Chromium enters the water supply mainly as the a waste product of industry.
It exists as trivalent Chromium, which not only is not toxic but is considered an essential nutrient for humans, or as hexavalent Chromium, which is classed as a carcinogen by the EPA. The EPA's MCL for Cr -6 (hexavalent Chromium) is only 0.005 mg/l.
Fortunately, the occurrence of excessive Chromium is relatively infrequent. Or, at least that was believed to the the case until 2010 or so when news stories revealed that it is more prevalent than previously believed.
California has released a draft of a "public health goal" for a safe level of hexavalent chromium in drinking water: 0.06 parts per billion. If the state sets a limit, it would be the first in the nation.
Hexavalent chromium (Chromium VI) has had widespread, long-term use in industry for its ability to inhibit the formation of rust. It is also a known human carcinogen that has impacted drinking water aquifers in some states, resulting in well shutdowns. There are few federal or state regulatory standards for hexavalent chromium; however, that is changing. For now, many regulatory standards being used apply to total chromium levels -- the combined concentrations of trivalent and hexavalent chromium. In some cases, if the total chromium concentration in a sample meets or exceeds a certain level, you must test for hexavalent chromium.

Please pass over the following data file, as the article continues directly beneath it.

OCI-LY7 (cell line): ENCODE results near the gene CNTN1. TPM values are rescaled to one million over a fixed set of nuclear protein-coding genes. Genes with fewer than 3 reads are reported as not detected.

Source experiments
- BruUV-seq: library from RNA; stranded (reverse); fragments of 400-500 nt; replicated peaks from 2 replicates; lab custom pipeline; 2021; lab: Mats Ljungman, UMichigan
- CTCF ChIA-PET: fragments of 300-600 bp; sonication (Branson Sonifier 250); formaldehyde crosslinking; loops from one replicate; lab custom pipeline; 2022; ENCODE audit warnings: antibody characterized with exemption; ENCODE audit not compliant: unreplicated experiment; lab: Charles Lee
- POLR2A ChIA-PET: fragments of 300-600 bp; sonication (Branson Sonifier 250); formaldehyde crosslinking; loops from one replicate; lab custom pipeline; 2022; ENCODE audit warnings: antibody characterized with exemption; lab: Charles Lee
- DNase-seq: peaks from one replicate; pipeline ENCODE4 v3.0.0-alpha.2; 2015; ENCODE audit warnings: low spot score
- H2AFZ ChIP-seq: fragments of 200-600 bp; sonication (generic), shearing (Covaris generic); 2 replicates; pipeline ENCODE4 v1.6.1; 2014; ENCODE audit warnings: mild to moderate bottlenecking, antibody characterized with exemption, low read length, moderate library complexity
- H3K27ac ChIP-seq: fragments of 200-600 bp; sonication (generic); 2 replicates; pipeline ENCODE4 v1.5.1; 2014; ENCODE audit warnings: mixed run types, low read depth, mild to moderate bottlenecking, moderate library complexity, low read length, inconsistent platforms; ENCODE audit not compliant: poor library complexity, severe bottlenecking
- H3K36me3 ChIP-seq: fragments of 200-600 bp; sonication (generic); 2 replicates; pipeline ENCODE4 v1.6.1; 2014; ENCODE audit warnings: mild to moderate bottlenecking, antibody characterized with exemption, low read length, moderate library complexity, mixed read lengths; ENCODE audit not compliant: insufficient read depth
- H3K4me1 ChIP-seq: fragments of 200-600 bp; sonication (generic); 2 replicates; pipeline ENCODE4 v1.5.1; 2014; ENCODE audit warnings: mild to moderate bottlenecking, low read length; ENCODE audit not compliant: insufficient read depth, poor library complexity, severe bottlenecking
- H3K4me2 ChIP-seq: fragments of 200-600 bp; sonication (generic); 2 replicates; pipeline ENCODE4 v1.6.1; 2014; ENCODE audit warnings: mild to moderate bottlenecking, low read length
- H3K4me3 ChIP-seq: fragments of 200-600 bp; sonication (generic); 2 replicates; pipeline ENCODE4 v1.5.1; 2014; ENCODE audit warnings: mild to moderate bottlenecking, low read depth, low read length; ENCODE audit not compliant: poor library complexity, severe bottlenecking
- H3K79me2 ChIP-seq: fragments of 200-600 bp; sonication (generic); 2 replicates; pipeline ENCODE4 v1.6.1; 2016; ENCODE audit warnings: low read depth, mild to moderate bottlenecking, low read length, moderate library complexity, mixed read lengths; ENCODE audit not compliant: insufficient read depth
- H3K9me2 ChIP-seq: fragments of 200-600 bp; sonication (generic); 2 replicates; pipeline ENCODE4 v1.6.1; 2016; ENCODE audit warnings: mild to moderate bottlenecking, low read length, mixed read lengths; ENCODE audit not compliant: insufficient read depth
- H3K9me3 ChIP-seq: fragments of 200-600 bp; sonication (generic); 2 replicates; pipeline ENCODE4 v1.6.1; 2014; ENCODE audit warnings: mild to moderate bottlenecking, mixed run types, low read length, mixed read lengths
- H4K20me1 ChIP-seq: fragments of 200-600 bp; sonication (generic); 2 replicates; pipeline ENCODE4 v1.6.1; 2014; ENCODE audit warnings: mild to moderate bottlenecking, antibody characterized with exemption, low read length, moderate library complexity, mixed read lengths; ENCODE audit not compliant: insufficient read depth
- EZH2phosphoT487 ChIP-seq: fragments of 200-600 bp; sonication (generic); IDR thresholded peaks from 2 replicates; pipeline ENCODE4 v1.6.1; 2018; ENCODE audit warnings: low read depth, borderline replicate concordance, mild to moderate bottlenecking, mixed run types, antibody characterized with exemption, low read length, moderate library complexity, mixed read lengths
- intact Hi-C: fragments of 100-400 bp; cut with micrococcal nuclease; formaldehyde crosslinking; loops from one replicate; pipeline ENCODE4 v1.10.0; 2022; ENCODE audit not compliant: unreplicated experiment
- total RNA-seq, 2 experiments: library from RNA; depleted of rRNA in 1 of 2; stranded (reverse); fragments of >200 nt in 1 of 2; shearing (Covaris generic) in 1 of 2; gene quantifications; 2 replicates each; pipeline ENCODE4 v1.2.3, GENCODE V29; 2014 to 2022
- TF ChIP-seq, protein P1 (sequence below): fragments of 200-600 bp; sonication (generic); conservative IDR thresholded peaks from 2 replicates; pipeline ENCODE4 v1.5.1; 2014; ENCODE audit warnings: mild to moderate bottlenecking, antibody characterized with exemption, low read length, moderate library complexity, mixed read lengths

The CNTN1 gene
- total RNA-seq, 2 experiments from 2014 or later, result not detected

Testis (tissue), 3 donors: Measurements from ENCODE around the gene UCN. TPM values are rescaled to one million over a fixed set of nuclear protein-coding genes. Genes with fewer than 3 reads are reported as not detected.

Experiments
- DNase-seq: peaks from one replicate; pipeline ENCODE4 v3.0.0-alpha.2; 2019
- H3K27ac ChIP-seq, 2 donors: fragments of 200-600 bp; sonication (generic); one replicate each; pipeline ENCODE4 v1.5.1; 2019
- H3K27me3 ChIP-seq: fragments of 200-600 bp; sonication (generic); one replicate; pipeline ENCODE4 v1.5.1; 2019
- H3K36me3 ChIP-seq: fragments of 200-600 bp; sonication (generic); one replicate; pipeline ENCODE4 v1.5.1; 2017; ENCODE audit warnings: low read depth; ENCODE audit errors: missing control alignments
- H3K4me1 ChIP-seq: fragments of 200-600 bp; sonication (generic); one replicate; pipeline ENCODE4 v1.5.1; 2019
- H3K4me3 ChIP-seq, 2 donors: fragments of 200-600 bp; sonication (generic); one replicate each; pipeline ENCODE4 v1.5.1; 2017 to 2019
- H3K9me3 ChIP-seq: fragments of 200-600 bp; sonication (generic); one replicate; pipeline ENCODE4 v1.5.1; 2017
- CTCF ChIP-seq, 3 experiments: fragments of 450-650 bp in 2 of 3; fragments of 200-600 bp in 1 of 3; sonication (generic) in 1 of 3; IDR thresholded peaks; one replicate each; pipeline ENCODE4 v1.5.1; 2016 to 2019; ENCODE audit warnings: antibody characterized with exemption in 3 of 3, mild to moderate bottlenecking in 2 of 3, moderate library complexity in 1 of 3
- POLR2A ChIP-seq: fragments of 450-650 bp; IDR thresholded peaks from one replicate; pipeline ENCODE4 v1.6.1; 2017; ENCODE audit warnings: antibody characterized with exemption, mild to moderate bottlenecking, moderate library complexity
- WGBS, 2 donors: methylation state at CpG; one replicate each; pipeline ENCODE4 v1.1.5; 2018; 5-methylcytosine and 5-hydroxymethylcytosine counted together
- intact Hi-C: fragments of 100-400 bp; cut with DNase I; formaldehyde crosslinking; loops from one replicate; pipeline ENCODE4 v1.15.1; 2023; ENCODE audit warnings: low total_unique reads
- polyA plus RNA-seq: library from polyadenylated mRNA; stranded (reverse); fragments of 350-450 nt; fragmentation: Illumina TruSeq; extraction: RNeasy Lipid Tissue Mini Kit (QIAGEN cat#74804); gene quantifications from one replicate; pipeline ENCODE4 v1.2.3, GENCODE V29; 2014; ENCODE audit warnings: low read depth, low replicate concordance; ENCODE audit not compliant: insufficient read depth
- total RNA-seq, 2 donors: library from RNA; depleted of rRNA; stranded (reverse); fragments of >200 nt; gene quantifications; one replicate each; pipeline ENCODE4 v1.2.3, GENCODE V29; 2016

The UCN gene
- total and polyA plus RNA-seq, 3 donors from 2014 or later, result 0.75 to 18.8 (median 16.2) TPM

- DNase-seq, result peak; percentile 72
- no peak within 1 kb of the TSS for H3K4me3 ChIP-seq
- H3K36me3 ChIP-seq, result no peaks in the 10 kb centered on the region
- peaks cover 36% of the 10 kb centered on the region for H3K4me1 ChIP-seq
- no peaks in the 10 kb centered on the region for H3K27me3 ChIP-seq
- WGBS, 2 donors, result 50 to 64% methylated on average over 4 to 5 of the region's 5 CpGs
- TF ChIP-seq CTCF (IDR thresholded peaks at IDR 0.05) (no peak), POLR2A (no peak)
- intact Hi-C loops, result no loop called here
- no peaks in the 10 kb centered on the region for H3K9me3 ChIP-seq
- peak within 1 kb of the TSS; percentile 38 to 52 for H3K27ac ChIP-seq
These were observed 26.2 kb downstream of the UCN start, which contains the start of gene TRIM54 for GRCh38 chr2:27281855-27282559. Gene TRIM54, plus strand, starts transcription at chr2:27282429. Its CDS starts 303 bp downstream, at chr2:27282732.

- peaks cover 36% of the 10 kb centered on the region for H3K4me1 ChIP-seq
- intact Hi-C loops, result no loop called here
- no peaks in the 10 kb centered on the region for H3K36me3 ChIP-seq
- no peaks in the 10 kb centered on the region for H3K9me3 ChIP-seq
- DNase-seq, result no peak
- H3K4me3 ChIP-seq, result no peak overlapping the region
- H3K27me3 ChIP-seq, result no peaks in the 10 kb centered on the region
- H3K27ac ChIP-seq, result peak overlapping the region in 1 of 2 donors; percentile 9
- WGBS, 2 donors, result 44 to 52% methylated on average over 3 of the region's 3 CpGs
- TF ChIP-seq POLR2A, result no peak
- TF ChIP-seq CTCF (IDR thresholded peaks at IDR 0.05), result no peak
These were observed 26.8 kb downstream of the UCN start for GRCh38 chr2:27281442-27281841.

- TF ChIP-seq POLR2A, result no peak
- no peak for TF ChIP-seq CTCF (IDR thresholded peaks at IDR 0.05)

EPA statement on Chromium: "Chromium is a naturally occurring element in the earth's crust. The three main forms of chromium found in the environment are chromium (0), chromium (III), and chromium (VI), also known as hexavalent chromium. Chromium is widely used in manufacturing processes, and it can be found in many consumer products such as wood treated with copper dichromate, leather tanned with chromic sulfate, and stainless steel cookware. Chromium is released to the environment from natural and anthropogenic sources, with the largest releases occurring from industrial sources. The general population may be exposed to chromium by inhaling ambient air, and ingesting food and drinking water containing chromium. Dermal exposure to chromium can occur from skin contact with certain consumer products or soils that contain chromium." (Full Document.)
Treatment: Removal from drinking water is accomplished by reverse osmosis (90% to 97%) or by distillation. For larger quantities, the best treatment for CR-6 is strong base anion exchange, which must be regenerated with caustic soda.
More extensive information on chromium appeared in the December 2010 issue of the Pure Water Occasional.